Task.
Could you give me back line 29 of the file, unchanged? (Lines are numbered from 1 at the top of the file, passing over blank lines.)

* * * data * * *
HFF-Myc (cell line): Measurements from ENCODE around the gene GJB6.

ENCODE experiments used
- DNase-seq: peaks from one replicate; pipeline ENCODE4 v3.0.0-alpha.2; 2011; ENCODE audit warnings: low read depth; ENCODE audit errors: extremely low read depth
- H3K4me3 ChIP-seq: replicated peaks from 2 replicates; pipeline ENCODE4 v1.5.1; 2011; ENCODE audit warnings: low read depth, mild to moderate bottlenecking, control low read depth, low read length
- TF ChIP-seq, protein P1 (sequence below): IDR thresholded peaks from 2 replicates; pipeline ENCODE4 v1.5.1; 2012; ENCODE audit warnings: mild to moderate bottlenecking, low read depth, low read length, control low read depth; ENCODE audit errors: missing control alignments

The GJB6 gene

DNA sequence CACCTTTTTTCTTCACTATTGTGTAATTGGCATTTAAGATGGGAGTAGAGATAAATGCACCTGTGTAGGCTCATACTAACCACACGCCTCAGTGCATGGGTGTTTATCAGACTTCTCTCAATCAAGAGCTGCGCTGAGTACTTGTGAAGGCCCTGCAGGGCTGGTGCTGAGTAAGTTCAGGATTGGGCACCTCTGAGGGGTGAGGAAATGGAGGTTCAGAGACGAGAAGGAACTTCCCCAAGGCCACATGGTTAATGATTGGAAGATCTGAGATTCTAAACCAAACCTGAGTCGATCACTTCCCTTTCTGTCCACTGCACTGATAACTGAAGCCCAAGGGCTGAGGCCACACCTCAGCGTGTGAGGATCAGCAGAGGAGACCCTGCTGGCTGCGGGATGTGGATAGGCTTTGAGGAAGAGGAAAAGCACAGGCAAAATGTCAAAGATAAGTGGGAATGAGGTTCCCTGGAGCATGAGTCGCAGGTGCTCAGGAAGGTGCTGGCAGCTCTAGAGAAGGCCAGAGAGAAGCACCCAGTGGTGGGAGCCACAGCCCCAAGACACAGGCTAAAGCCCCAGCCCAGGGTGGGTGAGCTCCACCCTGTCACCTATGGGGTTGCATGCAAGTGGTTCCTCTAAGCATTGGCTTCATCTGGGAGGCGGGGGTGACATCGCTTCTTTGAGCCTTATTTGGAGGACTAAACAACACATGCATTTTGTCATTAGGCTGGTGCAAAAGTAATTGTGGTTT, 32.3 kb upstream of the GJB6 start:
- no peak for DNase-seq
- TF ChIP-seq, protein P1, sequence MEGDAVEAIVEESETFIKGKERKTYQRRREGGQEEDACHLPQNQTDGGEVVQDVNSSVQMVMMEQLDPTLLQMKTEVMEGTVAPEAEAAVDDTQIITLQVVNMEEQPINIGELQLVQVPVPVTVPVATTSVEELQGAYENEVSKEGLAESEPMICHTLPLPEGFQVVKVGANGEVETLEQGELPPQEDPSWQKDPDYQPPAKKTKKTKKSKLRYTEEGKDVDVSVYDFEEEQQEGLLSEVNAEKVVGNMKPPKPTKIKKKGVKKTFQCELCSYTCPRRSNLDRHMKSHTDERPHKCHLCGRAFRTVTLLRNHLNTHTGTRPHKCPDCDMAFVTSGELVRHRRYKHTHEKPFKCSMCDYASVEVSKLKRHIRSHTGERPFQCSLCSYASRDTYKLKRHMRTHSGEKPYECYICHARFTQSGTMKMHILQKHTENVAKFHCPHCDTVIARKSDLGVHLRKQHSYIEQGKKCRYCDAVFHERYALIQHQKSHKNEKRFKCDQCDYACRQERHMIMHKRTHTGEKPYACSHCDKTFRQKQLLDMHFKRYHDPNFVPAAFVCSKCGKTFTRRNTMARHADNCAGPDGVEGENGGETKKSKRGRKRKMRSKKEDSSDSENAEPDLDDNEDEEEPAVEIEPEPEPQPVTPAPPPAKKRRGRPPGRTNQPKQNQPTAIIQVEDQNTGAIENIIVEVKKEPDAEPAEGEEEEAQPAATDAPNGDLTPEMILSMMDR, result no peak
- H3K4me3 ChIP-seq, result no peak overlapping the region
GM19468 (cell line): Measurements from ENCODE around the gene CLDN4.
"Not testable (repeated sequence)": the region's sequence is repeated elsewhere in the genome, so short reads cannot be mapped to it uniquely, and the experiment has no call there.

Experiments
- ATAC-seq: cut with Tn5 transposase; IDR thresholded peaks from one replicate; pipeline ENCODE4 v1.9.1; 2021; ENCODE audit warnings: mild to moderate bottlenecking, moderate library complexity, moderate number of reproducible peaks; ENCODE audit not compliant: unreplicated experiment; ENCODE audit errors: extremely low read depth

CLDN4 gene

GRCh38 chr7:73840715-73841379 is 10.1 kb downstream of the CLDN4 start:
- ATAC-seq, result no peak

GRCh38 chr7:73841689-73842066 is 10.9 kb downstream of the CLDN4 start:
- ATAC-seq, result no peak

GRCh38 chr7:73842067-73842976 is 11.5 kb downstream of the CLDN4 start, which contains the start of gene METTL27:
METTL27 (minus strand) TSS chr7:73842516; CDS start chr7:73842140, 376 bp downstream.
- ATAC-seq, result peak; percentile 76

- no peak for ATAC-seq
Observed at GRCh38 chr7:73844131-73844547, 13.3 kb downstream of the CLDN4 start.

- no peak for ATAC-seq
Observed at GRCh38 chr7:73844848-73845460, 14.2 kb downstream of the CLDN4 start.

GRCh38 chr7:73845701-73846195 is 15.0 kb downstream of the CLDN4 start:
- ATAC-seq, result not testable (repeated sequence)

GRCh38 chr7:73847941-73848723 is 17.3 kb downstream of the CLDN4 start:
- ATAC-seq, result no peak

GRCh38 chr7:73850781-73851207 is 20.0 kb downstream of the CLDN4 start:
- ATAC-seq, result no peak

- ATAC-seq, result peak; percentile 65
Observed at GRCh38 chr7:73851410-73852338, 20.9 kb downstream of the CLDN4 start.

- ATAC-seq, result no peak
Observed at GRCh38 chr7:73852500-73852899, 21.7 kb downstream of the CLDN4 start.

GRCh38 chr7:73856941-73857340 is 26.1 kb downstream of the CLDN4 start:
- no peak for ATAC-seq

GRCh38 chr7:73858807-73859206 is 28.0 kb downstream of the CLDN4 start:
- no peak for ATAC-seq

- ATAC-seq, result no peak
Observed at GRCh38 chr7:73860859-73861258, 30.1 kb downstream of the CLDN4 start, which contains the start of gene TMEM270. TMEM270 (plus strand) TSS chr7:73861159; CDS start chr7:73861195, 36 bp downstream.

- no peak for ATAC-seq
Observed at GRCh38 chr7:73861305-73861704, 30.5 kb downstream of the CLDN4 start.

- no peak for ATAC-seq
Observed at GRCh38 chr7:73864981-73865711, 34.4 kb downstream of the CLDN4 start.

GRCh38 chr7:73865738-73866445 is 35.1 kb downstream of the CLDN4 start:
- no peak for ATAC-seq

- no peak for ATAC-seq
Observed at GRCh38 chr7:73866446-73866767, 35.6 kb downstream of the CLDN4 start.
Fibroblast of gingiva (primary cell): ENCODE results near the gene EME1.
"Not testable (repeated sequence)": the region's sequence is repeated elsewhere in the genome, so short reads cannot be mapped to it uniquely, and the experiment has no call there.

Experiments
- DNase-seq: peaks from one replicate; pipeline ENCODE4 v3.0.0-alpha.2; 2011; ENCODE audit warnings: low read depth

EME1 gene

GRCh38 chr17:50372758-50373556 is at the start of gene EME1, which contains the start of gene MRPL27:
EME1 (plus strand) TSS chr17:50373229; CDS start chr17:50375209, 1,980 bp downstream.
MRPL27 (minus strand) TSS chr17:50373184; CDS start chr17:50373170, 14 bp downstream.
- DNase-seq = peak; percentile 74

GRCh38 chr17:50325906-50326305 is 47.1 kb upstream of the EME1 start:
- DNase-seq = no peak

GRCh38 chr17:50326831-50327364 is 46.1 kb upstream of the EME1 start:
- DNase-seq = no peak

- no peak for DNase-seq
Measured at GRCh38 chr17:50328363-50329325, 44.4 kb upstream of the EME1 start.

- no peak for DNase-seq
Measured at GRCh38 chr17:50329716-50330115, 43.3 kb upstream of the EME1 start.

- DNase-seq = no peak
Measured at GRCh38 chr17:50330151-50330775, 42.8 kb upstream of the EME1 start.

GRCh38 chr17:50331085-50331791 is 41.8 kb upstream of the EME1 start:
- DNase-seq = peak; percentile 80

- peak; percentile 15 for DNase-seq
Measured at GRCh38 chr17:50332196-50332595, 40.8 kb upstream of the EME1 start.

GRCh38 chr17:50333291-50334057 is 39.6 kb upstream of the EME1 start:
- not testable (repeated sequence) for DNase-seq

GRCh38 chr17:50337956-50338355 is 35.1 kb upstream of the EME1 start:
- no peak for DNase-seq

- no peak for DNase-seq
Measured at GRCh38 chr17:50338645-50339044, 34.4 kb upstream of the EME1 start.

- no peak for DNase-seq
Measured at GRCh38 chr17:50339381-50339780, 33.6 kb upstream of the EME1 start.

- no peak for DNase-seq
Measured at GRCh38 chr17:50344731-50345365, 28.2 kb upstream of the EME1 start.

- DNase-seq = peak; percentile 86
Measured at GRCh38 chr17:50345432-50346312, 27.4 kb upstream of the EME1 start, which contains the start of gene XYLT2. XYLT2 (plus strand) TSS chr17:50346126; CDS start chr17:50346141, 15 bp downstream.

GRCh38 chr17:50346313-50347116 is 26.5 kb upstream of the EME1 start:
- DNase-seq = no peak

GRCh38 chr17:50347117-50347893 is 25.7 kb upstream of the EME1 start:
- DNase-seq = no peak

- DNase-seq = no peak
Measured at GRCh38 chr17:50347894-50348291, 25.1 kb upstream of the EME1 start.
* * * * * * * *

GRCh38 chr7:73847941-73848723 is 17.3 kb downstream of the CLDN4 start: